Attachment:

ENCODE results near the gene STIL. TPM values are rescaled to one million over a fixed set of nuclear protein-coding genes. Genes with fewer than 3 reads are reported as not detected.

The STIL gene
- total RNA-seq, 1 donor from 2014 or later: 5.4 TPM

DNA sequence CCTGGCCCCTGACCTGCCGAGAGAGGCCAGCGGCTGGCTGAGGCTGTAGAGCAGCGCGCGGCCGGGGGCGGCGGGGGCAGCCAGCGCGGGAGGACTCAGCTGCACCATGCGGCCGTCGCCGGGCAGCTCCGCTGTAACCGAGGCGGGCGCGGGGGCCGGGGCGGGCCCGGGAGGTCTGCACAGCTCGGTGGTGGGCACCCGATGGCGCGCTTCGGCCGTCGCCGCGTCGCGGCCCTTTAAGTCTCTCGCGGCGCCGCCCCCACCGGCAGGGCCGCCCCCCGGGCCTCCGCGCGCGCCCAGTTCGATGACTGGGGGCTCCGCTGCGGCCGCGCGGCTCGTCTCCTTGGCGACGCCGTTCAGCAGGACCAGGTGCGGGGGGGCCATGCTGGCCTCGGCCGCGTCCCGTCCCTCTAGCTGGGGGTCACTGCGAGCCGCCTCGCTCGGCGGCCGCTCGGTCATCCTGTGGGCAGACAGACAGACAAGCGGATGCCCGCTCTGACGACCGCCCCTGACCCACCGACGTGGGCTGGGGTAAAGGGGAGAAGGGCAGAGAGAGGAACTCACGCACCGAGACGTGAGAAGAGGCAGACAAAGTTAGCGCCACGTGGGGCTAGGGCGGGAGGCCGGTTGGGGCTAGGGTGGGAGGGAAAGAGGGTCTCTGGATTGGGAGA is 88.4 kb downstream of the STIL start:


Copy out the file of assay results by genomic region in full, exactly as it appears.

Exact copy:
ENCODE results near the gene STIL. TPM values are rescaled to one million over a fixed set of nuclear protein-coding genes. Genes with fewer than 3 reads are reported as not detected.

The STIL gene
- total RNA-seq, 1 donor from 2014 or later: 5.4 TPM

DNA sequence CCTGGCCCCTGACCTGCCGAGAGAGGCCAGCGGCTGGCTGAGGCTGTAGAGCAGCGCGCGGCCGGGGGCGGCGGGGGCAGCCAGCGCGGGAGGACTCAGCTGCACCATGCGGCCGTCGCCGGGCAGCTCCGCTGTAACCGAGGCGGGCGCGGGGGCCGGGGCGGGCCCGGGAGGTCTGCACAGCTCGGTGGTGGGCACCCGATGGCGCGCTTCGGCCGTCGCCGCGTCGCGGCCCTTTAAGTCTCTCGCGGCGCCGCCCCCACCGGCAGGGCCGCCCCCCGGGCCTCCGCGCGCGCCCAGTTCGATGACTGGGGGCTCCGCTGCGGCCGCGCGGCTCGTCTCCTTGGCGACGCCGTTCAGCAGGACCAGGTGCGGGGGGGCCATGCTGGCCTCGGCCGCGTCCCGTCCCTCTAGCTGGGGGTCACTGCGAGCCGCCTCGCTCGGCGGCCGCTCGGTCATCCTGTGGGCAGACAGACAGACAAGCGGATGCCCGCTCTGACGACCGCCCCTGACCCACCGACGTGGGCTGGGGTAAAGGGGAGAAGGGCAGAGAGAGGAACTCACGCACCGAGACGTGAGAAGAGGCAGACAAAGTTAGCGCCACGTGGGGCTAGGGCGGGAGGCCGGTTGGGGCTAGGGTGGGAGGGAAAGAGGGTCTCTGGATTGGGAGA is 88.4 kb downstream of the STIL start: